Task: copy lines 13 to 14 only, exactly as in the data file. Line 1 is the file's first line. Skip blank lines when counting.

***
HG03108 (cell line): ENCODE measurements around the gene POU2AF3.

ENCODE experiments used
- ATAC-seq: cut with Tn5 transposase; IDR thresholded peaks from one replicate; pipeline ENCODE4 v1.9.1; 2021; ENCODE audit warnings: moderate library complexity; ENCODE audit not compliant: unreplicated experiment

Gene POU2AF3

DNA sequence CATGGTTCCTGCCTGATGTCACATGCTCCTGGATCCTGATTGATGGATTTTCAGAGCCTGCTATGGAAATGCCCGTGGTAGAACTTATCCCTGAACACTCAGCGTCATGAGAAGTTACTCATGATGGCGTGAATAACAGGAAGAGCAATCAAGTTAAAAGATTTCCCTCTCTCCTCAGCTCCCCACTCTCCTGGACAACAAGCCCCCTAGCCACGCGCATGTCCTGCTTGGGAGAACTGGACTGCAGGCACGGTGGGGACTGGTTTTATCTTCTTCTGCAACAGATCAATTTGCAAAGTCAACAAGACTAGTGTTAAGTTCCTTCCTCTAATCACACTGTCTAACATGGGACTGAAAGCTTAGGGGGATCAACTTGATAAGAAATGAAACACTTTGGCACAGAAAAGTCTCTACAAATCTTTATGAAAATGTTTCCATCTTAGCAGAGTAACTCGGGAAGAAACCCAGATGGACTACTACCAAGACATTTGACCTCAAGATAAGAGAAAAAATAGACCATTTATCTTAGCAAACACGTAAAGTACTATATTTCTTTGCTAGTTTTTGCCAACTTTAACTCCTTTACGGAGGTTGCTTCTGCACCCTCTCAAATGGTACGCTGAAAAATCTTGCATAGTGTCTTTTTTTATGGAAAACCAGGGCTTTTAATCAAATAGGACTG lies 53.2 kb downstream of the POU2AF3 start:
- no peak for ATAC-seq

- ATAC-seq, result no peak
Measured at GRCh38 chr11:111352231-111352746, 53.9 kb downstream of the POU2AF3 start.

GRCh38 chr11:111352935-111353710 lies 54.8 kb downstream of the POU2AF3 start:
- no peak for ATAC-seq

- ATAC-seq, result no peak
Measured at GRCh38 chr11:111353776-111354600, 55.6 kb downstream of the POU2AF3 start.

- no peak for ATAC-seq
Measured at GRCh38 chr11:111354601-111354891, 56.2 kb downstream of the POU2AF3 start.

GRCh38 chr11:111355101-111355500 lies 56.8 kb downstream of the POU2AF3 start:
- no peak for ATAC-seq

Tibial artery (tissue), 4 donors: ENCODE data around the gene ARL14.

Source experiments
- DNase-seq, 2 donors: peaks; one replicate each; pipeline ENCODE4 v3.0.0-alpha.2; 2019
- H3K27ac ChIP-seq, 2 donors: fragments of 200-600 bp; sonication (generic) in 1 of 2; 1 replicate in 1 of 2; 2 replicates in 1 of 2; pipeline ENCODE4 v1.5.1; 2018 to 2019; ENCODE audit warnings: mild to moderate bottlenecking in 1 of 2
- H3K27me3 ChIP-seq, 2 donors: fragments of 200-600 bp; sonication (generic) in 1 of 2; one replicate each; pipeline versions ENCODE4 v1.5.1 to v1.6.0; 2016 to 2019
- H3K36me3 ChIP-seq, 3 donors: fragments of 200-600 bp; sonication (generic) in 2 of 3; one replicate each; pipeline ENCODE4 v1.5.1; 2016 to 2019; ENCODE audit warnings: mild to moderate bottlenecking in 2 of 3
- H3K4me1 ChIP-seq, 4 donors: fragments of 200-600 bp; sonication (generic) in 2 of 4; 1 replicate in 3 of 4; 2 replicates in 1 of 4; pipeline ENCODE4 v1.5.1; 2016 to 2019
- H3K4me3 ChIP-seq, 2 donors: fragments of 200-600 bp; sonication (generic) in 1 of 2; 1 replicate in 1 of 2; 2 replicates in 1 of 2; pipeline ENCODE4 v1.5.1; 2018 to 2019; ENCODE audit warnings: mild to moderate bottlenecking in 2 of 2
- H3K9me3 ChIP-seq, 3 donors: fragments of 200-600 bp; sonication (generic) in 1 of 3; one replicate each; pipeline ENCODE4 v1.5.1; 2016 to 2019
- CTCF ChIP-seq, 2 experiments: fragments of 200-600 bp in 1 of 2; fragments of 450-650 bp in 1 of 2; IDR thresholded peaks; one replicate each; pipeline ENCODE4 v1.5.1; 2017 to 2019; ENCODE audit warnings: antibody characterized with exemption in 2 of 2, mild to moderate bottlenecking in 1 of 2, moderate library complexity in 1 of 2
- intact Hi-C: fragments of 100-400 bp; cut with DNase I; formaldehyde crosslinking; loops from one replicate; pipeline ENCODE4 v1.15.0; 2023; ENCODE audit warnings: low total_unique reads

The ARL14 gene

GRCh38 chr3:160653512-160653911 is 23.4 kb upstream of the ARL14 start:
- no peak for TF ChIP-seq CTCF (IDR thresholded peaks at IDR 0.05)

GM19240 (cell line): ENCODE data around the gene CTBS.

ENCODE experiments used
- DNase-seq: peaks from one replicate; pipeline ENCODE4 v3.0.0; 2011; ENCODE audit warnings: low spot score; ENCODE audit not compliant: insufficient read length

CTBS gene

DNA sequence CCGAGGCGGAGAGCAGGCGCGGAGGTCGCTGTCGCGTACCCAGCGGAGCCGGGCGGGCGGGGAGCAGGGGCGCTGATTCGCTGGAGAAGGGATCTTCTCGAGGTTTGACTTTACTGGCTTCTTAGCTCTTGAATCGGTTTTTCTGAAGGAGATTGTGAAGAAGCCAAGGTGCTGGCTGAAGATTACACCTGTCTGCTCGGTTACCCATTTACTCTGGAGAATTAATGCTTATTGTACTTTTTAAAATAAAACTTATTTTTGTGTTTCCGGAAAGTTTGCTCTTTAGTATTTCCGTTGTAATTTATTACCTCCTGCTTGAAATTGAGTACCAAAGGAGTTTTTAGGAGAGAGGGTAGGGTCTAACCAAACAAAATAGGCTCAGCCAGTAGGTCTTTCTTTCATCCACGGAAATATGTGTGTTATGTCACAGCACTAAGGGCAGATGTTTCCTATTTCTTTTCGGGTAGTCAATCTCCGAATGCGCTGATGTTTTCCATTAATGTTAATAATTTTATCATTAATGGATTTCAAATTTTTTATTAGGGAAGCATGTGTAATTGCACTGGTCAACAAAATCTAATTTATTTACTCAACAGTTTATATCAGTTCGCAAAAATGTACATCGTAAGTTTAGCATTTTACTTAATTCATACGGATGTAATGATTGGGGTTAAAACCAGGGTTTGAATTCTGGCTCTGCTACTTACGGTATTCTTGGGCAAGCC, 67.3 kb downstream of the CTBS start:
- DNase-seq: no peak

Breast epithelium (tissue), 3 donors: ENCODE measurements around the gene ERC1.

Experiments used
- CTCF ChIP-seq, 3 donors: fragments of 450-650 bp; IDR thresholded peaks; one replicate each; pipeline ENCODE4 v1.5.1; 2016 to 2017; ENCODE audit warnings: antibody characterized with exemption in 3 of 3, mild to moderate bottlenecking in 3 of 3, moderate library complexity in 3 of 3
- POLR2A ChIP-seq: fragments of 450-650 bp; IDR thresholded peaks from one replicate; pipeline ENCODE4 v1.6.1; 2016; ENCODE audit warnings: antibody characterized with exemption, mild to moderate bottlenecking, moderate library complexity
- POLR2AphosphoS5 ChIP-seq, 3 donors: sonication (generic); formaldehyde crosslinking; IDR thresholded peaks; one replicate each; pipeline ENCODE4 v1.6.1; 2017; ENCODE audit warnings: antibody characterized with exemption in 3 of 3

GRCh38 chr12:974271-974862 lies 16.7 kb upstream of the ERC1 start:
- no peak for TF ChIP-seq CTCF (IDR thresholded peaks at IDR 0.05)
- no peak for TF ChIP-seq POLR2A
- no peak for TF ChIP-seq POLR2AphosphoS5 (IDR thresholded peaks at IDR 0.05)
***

- no peak for ATAC-seq
Measured at GRCh38 chr11:111354601-111354891, 56.2 kb downstream of the POU2AF3 start.